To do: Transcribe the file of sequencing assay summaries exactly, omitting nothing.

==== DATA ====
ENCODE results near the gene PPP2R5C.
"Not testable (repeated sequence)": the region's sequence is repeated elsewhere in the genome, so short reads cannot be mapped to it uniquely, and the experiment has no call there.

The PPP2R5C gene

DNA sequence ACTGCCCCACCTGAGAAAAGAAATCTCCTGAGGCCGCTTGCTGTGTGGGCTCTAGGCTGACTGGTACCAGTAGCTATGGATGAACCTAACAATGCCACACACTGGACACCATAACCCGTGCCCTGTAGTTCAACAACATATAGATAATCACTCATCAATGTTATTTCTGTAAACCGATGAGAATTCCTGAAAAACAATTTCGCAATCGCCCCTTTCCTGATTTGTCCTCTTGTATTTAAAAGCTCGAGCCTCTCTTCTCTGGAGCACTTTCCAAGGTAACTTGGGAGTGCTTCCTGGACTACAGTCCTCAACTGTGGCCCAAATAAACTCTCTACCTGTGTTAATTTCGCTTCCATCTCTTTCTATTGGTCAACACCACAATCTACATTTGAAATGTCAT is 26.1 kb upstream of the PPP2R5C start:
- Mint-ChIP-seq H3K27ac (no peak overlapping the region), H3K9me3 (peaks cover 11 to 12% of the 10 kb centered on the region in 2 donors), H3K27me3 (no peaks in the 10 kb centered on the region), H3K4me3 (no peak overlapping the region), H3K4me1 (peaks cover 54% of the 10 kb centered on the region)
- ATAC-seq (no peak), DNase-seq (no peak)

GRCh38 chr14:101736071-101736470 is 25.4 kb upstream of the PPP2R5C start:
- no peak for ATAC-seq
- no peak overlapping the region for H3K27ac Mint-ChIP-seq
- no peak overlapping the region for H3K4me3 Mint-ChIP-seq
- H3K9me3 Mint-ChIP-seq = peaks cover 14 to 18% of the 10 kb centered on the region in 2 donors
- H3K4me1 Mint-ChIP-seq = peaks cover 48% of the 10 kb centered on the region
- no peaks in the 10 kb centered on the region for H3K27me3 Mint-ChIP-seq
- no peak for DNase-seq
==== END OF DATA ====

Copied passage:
ENCODE results near the gene PPP2R5C.
"Not testable (repeated sequence)": the region's sequence is repeated elsewhere in the genome, so short reads cannot be mapped to it uniquely, and the experiment has no call there.

The PPP2R5C gene

DNA sequence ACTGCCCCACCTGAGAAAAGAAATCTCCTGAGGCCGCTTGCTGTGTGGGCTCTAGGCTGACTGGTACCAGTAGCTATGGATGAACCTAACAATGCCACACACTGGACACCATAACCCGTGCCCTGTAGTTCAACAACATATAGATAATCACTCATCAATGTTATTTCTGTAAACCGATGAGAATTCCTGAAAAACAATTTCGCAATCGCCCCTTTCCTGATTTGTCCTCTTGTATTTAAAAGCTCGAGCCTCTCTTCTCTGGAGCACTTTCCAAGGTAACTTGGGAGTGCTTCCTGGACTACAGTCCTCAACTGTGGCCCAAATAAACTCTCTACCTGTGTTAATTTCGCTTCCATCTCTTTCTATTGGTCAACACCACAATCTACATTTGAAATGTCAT is 26.1 kb upstream of the PPP2R5C start:
- Mint-ChIP-seq H3K27ac (no peak overlapping the region), H3K9me3 (peaks cover 11 to 12% of the 10 kb centered on the region in 2 donors), H3K27me3 (no peaks in the 10 kb centered on the region), H3K4me3 (no peak overlapping the region), H3K4me1 (peaks cover 54% of the 10 kb centered on the region)
- ATAC-seq (no peak), DNase-seq (no peak)

GRCh38 chr14:101736071-101736470 is 25.4 kb upstream of the PPP2R5C start:
- no peak for ATAC-seq
- no peak overlapping the region for H3K27ac Mint-ChIP-seq
- no peak overlapping the region for H3K4me3 Mint-ChIP-seq
- H3K9me3 Mint-ChIP-seq = peaks cover 14 to 18% of the 10 kb centered on the region in 2 donors
- H3K4me1 Mint-ChIP-seq = peaks cover 48% of the 10 kb centered on the region
- no peaks in the 10 kb centered on the region for H3K27me3 Mint-ChIP-seq
- no peak for DNase-seq